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Over the centuries, Christianity has had a major influence on European art. Michelangelo’s Creation of Adam, Da Vinci’s Last Supper and Boticelli’s Adoration of the Magi are a few of the many examples.

Similarly, art has also had an influence on Christian literature and this is particularly true in the case of the Book of Hours – a devotional book containing hymns, prayers and psalms that was popular in the Middle Ages.

The ‘hours’ referred to the eight canonical hours (four in the day and four nightly vigils) during which prayers were offered. Books of Hours were usually written in Latin, although many can also be found in Dutch.

Most of the initial Books contained very little decoration. However, from the 15th century onwards, many had jeweled covers, portraits of the owners as well as heraldic emblems for royalty. These ‘luxury’ Books were often commissioned; the Talbot Hours was commissioned by John Talbot, the First Earl of Shrewsbury and included a portrait of Talbot and his wife kneeling in adoration to the Virgin and Child.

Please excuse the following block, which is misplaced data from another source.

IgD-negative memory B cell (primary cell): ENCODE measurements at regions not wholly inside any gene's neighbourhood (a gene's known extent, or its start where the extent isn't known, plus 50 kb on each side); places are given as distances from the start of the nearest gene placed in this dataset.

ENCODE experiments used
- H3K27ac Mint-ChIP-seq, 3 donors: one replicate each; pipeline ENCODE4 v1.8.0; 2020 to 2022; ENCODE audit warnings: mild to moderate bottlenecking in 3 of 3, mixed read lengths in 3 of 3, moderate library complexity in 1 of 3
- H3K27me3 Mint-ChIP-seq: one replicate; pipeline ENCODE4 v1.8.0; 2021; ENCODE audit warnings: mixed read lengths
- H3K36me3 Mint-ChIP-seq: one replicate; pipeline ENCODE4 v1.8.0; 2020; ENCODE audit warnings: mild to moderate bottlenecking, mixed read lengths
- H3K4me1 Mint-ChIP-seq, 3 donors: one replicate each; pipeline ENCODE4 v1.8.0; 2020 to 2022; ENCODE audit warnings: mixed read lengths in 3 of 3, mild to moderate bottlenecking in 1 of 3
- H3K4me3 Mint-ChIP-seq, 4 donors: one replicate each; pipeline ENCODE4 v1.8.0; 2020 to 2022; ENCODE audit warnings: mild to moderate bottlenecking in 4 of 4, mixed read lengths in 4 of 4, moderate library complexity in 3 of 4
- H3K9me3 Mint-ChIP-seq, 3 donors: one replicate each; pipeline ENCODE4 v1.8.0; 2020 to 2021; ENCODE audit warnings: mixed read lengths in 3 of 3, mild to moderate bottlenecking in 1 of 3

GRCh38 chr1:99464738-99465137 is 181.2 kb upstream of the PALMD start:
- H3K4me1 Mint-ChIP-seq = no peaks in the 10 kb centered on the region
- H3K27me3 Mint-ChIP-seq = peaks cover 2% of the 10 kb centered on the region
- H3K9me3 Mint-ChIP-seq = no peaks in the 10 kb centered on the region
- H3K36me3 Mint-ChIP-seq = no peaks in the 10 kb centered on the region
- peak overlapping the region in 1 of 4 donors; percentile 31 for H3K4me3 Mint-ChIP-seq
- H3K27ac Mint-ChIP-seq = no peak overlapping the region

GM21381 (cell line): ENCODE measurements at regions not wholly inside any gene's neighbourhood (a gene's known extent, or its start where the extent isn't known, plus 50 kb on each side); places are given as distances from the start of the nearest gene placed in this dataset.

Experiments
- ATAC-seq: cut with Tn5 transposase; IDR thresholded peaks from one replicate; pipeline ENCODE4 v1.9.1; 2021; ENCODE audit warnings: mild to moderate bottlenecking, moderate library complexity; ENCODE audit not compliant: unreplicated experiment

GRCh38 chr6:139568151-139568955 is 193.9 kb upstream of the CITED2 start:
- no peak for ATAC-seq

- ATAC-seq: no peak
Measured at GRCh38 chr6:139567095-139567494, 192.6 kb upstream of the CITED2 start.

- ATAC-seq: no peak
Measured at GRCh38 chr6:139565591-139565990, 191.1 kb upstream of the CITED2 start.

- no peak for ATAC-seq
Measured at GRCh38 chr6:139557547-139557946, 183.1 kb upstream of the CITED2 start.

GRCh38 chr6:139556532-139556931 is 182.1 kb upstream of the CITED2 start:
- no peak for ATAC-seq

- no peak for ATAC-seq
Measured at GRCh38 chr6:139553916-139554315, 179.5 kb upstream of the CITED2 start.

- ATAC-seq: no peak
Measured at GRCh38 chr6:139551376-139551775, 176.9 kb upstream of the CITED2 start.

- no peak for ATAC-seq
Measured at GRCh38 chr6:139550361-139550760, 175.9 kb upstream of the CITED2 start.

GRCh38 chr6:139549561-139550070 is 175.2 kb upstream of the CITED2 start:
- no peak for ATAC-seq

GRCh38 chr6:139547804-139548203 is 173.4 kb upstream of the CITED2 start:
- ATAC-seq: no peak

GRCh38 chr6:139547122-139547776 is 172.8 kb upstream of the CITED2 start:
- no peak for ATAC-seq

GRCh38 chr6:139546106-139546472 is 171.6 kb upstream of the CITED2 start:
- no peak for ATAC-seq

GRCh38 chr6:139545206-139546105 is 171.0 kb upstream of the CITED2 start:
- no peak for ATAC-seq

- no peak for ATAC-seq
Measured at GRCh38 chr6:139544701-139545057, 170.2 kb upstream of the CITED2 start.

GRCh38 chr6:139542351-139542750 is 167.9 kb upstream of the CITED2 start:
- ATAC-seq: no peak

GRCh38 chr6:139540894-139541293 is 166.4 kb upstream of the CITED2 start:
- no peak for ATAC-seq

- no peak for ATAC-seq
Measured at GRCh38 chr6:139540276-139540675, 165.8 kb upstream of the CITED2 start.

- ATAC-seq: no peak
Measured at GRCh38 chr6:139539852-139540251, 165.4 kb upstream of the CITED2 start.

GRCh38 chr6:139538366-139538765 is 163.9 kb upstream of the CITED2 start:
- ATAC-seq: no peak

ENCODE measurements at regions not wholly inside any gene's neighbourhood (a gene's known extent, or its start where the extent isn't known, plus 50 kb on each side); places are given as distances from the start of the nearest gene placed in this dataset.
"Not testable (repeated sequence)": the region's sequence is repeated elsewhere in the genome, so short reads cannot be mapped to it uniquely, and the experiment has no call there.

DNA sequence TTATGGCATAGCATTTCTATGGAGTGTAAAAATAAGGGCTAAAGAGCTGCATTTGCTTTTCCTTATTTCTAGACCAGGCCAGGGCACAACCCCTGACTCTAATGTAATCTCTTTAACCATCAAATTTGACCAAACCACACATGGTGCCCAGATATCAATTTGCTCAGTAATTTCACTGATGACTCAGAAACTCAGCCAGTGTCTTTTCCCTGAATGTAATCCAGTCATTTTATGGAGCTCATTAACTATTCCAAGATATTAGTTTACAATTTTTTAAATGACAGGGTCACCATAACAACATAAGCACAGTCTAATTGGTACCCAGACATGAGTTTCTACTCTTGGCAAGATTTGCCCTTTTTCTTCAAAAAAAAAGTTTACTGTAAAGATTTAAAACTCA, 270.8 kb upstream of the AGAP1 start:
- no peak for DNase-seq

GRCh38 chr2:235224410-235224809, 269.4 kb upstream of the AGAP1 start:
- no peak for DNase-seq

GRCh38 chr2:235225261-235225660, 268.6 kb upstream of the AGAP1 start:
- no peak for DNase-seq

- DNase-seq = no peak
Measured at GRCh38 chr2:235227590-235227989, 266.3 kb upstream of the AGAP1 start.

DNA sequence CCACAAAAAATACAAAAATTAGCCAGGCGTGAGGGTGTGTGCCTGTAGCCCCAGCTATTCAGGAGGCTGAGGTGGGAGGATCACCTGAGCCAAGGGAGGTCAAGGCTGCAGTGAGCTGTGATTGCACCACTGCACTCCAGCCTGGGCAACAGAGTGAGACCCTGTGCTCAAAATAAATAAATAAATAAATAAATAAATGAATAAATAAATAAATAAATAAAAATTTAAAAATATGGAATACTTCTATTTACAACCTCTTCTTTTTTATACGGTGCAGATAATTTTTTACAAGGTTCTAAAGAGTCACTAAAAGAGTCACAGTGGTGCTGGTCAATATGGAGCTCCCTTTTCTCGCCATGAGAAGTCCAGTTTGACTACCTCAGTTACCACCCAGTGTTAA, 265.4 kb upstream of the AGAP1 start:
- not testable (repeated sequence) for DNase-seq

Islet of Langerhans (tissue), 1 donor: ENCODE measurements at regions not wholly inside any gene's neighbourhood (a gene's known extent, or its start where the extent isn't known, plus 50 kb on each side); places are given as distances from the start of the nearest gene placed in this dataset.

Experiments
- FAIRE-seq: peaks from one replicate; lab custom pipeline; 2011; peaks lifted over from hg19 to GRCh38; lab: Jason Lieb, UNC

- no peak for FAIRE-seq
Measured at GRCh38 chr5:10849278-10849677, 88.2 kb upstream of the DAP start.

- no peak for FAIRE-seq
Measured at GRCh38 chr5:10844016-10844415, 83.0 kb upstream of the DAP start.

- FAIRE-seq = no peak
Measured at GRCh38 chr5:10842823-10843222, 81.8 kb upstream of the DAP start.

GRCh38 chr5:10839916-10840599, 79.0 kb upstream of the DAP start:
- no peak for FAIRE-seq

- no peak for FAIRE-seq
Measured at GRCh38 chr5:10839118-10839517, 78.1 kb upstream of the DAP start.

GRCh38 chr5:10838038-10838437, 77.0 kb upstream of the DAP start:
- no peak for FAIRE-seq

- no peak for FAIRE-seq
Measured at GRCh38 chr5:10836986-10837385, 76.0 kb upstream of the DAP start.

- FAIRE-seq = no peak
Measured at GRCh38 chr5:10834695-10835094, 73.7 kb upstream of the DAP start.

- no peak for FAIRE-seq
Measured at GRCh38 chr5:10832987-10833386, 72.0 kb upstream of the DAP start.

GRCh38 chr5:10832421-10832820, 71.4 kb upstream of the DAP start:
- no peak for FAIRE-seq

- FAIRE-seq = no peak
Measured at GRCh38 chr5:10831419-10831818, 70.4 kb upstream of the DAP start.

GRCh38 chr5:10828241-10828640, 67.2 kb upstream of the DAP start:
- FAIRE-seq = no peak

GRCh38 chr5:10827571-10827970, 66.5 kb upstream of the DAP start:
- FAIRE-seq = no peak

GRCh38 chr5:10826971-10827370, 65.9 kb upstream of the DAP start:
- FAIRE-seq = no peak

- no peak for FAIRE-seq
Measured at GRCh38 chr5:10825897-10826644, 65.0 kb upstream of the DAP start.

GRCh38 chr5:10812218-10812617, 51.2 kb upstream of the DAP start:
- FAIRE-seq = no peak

Some of the most expensive Books had miniature cycles depicting the Passion of Christ (most probably used for Lent – the 40-day period of fasting preceding Easter), the Life of the Virgin, and even the signs of the zodiac! Many Books also contained simple rural and urban scenes which are an important record of life in the Middle Ages.

Although Books of Hours are no longer used as a devotional guides, some of the most lavish ones survive, including the Très Riches Heures du Duc de Berry (The Very Rich Hours of the Duke of Berry) which took nearly a century to complete and can now be found at the Musée Condé in Chantilly, France. Some Books are also found in private collections, such as the beautifully illuminated Rothschild Prayerbook, which sold for $13.5 million in 1999.

— Marylou Andrew
Easter will be celebrated tomorrow.

First published in the Adbuzzzzz Section of The DAWN National Weekend Advertiser on April 24, 2011